Today we published our predictions for the comedy world in 2021, we brought up topics such as accessibility, surreal comedy and flyers being consigned to the dustbin forever. You’ll note what we didn’t predict was more women comedians being booked on panel shows. Just so we are clear here, that’s more comedians who identify as women booked on panel shows. Because, well, somehow a paperless Edinburgh Fringe Festival seemed more plausible.
Why is this? In all honesty, I don’t know. I’m not a booker for TV, I do keep a close eye on comedy news though and if the Daily Mail is a reputable source then TV comedy is apparently in a world of wokedom with no space for good old fashioned white male comedy. But somehow a couple managed to slip through the net and this year’s Big Fat Quiz of the Year features a line up of five male comedians and two women presenters.
Now I get that these men have been booked because they are very funny. I also understand that until they entered the studio they might not have known who else was on the line up, even though one of the questions agents always ask bookers is ‘who else is on?’ I also understand that it might have felt quite rude to Stacey Solomon and Maya James had the male comedians kicked up a fuss about the lack of women comedians present. I even realise the fault does not lie with the bookee, they’ve been asked to do a job and they’ve done it.
However, it is tiring to see this happen again, specifically on The Big Fat Quiz of the Year. The show started in 2004 but it wasn’t until 2011 when Miranda Hart was on the panel that a female stand-up comic got a look in. From my deep-dive research (checking Wikipedia) it looks like in its 16-year history it appears the show has only managed to book about 12 different women comedians. It’s managed nearly 30 different male comedians (depending on how you feel about James Corden). Is it any wonder the likes of Rachel Parris, Angela Barnes, Fern Brady and Felicity Ward are airing their annoyance on Twitter about this year’s booking?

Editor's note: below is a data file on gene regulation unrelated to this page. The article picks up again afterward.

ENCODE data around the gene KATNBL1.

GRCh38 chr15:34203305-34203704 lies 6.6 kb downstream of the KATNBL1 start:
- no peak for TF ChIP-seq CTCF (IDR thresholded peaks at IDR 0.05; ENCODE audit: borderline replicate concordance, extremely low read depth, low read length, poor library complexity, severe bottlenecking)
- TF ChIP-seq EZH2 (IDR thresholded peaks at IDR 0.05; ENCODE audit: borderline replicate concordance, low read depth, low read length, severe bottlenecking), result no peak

Laura Lexx pointed out why this style of booking is so problematic: “The knock on effect of this is it makes being a female comic harder because putting non professional comics against professional comics makes it seems like men are naturally funnier so at grassroots level we’re still hitting the same tired assumptions.”
It’s a real shame considering that, against all odds, women in comedy managed to make 2020 a great year for comedy. Off the top of my head Sara Pascoe, Katherine Ryan, London Hughes, Jayde Adams, Sarah Keyworth and Rose Matafeo have all released brilliant specials, TV series, radio shows and films this year, and it is purely a word count issue that I am not listing more.
One thing I am happy to predict, just like this year, in 2021 the bookers of The Big Fat Quiz of the Year will have plenty of women comedians to choose from. I just hope they book them.